Saturday 22 October 2016

Irish man leads way in 'affordable' tracking cover of your car

Focus on security

Published 20/04/2016 | 02:30

Kabzy founder and owner Michael Flanagan.
Kabzy founder and owner Michael Flanagan.

A Dublin man is leading the way in 'affordable' tracking of vehicles - including 'millisecond' details of what happens if you have a crash.

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Michael Flanagan (pictured), from Harold's Cross, has won official public-funds backing for his project and is already taking in orders.

His Kabzy device is simple. It is a small black box that can be fitted, usually behind the dashboard, and with an app on your phone (there's a web system too) you can track your car from anywhere in the world - thanks to GPS and a SIM card.

It uses only the same power as a car's clock so there is no drain on the battery.

If your vehicle is stolen you can press a disable button that will, remotely and safely, bring it to a halt as soon as it slows to under 10kmph for 20 seconds.

And if your vehicle is in a collision, Kabzy automatically sends an alert to a designated contact or to emergency services.

After undergoing rigorous tests for viability Mr Flanagan's company is now deemed a HPSU - high potential start-up - with Enterprise Ireland. Michael (33) got €50,000 as part of the Competitive Start Fund (CSF) and he already has an early-stage investor. The company is now looking to raise more money.

So what makes Kabzy different? After all there are several tracking systems out there and there have been for a long time.

Its big-selling points, the experts have adjudged, are its ease-of-use and low-cost.

Lots of other products are for high-end and expensive cars and tend to be UK made.

This costs €395 for the first year for the hardware and software.

After that it is €150 a year for the software.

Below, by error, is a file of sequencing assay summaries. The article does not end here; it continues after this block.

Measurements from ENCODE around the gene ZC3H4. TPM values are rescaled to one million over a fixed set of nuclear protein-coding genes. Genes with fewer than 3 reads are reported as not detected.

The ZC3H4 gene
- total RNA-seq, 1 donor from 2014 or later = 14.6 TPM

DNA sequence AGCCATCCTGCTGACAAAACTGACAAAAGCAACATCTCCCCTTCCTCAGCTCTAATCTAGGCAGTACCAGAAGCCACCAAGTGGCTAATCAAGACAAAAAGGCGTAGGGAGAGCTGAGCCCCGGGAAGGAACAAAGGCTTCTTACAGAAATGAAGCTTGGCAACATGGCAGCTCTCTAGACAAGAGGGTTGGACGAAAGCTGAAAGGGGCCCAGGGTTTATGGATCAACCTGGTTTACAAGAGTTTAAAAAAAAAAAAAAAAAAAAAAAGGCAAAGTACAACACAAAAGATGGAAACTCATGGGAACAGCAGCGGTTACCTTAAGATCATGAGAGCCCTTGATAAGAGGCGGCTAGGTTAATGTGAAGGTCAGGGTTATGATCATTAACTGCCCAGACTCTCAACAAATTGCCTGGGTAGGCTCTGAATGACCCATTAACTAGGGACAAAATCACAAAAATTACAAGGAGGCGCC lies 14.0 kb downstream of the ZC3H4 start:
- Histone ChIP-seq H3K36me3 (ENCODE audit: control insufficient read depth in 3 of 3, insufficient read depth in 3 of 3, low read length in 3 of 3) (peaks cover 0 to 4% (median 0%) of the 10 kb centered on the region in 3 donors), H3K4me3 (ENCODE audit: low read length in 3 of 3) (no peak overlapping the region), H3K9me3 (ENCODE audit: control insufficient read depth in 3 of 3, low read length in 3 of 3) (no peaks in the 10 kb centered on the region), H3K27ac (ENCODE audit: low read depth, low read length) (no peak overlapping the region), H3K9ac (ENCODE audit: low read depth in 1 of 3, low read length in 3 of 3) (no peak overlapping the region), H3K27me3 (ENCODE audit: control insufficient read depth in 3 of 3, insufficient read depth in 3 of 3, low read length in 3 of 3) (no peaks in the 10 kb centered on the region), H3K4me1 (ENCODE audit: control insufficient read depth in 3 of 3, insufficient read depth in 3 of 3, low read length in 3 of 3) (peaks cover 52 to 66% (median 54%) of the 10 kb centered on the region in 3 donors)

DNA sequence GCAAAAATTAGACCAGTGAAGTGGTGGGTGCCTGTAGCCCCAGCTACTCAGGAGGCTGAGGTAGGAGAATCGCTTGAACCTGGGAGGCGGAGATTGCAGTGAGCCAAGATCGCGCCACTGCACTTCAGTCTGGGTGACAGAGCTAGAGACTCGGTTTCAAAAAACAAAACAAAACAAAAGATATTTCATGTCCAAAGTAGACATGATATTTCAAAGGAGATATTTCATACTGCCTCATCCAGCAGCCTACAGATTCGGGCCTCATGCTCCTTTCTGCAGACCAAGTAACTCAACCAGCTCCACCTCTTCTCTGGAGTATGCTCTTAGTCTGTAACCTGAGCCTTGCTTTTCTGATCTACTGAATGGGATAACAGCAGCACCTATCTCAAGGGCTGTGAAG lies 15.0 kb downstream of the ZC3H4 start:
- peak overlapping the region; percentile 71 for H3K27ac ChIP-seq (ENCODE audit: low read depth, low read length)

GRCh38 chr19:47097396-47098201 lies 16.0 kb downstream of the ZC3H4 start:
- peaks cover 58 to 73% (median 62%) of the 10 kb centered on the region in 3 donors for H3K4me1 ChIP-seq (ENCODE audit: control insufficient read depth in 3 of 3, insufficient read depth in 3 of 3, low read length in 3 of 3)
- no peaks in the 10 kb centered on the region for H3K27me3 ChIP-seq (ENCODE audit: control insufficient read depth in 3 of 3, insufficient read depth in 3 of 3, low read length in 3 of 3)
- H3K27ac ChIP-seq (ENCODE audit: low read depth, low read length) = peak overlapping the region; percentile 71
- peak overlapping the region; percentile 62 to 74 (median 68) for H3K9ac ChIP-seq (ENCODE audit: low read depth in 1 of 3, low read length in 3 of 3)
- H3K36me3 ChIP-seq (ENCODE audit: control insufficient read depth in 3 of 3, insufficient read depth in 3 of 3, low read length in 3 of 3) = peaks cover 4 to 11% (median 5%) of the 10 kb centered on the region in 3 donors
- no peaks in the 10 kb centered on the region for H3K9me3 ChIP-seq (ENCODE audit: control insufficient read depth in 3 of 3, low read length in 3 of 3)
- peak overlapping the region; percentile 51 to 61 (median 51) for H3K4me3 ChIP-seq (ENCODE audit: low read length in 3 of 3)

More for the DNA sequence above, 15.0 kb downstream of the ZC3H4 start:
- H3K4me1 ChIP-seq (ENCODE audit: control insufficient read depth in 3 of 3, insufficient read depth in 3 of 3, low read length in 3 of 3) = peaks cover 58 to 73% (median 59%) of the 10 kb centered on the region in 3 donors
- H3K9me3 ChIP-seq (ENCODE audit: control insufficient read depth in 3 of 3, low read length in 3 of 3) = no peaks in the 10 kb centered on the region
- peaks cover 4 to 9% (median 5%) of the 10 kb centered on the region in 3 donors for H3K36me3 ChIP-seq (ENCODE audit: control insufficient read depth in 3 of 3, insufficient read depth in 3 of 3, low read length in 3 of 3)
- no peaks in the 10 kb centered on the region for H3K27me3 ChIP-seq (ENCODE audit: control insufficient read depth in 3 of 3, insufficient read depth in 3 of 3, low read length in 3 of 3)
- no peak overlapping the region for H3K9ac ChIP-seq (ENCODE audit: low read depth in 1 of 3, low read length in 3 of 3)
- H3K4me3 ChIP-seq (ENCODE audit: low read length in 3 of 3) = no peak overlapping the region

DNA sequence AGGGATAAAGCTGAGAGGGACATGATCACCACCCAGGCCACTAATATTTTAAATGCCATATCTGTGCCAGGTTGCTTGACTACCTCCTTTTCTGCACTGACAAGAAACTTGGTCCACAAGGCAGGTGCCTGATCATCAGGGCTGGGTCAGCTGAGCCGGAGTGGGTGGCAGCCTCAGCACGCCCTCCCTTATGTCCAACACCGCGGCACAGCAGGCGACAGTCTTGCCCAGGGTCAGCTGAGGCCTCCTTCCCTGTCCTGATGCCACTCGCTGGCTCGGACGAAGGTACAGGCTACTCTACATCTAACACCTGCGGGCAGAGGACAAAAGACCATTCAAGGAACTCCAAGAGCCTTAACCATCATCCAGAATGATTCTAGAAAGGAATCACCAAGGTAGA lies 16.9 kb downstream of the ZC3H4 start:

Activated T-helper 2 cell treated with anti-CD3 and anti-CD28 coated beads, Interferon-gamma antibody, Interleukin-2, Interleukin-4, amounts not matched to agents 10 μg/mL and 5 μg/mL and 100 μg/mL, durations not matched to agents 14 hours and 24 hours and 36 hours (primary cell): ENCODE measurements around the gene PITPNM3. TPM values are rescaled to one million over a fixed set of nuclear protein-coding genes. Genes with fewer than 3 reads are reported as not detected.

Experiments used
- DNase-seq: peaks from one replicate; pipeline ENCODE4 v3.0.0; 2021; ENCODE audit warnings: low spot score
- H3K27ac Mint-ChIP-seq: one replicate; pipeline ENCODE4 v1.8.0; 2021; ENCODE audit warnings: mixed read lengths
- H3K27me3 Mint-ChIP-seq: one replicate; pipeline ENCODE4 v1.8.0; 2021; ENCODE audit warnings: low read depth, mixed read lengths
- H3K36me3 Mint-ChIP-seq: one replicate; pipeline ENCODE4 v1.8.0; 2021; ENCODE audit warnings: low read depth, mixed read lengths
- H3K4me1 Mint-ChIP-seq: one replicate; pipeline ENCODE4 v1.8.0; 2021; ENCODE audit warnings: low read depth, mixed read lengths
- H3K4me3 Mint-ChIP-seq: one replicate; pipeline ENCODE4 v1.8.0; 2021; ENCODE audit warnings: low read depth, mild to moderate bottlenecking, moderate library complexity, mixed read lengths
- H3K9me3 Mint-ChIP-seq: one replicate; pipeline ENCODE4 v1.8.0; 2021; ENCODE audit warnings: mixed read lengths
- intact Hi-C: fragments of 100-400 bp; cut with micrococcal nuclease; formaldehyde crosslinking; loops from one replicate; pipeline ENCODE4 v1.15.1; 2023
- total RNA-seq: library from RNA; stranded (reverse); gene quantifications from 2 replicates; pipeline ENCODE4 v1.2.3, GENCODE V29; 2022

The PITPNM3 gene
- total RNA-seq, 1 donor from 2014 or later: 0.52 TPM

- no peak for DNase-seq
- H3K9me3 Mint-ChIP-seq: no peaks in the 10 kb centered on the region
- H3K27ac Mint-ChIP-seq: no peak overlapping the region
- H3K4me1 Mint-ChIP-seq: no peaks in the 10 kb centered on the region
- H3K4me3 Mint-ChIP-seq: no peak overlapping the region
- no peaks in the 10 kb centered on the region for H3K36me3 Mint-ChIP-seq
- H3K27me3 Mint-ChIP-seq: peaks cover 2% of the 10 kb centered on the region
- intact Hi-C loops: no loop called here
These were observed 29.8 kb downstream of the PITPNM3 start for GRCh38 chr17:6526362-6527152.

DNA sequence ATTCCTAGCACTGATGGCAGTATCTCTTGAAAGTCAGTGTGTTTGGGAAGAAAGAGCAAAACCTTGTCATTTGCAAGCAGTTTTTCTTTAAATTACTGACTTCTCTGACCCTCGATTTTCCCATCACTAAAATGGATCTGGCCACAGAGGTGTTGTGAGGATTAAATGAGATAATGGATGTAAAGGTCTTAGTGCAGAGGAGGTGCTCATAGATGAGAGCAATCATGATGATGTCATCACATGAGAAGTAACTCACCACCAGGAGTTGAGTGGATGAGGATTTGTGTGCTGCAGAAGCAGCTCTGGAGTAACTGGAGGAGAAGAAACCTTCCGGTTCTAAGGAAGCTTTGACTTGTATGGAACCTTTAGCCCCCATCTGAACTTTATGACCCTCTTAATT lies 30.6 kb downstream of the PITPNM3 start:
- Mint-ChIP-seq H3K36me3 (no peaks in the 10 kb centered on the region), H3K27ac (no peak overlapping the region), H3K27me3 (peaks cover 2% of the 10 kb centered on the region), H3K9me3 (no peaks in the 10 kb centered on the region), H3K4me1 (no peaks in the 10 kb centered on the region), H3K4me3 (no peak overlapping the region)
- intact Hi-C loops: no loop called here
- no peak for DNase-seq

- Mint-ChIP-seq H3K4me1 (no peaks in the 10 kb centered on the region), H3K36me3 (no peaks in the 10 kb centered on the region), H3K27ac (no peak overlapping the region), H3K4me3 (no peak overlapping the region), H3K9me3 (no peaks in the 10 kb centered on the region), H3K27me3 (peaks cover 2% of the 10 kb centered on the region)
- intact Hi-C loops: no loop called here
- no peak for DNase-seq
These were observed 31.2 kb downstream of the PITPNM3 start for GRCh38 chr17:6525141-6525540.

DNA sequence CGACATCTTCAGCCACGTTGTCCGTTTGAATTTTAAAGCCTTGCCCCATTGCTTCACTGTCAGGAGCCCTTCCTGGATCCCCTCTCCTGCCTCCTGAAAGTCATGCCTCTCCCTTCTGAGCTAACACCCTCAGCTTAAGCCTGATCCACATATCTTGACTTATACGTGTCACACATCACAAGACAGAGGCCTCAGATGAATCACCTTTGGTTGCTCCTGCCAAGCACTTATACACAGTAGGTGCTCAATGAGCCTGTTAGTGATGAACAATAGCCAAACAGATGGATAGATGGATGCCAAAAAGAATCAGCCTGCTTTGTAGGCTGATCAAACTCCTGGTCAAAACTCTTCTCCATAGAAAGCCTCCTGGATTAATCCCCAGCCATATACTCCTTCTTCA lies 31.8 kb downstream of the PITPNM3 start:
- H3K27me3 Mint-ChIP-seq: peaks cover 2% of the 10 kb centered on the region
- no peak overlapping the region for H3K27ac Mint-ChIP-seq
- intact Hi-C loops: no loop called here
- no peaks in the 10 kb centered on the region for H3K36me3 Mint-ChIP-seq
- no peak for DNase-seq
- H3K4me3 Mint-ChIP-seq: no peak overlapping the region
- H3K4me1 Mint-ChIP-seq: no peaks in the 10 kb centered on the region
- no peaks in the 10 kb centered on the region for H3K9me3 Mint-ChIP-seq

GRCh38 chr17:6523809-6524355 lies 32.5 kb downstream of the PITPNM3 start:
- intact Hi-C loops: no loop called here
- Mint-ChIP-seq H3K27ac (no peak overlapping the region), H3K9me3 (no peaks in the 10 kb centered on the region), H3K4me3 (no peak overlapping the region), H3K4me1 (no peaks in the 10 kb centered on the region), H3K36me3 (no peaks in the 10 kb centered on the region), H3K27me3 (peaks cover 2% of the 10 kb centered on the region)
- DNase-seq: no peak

Michael, a civil servant for 10 years, developed the software himself - that is the critical part really. He told 'Independent Motors' how he had learned so much from mistakes with previous ventures.

This project began life as a safety device for taxi drivers. That's why it's called Kabzy ( "It was a bit like eircom phone watch for taxis," he says.

But there wasn't such a take-up of it among cab drivers so he adapted it for private-car customers.

Critically, along with its other elements, it tracks driver behaviour too.

And that should help explain why there are two "major insurers" genuinely interested in it at this stage as it can plot every detail of an accident.

"When a crash happens we know how the vehicle moved down to the millisecond," Michael reveals.

"We can reconstruct the accident in 3D and produce a 30-second video of exactly what happened before, during and after the collision."

And the system can show how fast the other vehicle was travelling.

He is continuing to work in that whole area with Blanchardstown IT who have a virtual reality driving simulator.

He intends garnering real-world evidence from an imminent exercise which will let him present the outcome to the insurance companies to show how it can work.

He has also spoken to US companies and reports they are "really interested".

When we say Kabzy we are really talking just Michael. He does most of the work himself though he is about to recruit a business development manager. And he reports to his adviser in Enterprise Ireland.

He has sold a number of devices already to private customers who have bought a relatively new car as well as selling to a truck/haulage company and truck/and/car fleets.

Now he is now looking at getting into the big-machinery plant-hire market. Among the benefits is the fact that: "Owners can shut down the machines safely overnight." It is all about getting into markets and convincing people of the benefits.

And Kabzy seems well equipped to do just that.

Indo Motoring

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